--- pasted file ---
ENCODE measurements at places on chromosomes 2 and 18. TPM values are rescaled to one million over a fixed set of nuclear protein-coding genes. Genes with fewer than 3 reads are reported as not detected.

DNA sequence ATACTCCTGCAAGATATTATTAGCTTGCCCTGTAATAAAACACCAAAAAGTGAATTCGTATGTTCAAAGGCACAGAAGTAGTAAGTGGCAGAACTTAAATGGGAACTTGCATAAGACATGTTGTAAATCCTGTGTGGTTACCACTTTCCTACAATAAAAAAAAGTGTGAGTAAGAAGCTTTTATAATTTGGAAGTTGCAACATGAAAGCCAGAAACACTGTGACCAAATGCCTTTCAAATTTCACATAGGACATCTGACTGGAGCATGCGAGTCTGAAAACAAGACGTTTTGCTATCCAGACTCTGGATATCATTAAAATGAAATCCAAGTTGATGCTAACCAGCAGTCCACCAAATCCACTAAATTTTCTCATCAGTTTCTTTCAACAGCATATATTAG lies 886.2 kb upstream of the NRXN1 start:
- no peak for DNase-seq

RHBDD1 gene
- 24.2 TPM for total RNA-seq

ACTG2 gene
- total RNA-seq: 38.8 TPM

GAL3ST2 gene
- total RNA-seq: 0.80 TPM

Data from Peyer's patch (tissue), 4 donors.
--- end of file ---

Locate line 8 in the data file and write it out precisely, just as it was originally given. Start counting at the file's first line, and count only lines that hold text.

GAL3ST2 gene